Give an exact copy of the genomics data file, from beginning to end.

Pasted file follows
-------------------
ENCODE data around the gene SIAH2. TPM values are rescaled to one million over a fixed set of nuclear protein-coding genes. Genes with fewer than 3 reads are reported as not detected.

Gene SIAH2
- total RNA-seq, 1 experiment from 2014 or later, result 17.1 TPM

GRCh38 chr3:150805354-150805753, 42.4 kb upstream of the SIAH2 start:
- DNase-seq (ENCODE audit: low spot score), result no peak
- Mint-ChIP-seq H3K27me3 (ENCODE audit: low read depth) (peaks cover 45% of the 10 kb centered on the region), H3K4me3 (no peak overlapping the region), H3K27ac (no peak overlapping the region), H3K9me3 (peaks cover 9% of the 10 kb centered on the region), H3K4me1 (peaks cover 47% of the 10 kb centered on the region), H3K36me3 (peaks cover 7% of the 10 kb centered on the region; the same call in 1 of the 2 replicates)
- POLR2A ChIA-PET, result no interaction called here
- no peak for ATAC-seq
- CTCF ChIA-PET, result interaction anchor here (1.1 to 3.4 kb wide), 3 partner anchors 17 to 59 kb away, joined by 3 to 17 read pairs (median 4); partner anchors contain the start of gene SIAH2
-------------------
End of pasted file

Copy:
ENCODE data around the gene SIAH2. TPM values are rescaled to one million over a fixed set of nuclear protein-coding genes. Genes with fewer than 3 reads are reported as not detected.

Gene SIAH2
- total RNA-seq, 1 experiment from 2014 or later, result 17.1 TPM

GRCh38 chr3:150805354-150805753, 42.4 kb upstream of the SIAH2 start:
- DNase-seq (ENCODE audit: low spot score), result no peak
- Mint-ChIP-seq H3K27me3 (ENCODE audit: low read depth) (peaks cover 45% of the 10 kb centered on the region), H3K4me3 (no peak overlapping the region), H3K27ac (no peak overlapping the region), H3K9me3 (peaks cover 9% of the 10 kb centered on the region), H3K4me1 (peaks cover 47% of the 10 kb centered on the region), H3K36me3 (peaks cover 7% of the 10 kb centered on the region; the same call in 1 of the 2 replicates)
- POLR2A ChIA-PET, result no interaction called here
- no peak for ATAC-seq
- CTCF ChIA-PET, result interaction anchor here (1.1 to 3.4 kb wide), 3 partner anchors 17 to 59 kb away, joined by 3 to 17 read pairs (median 4); partner anchors contain the start of gene SIAH2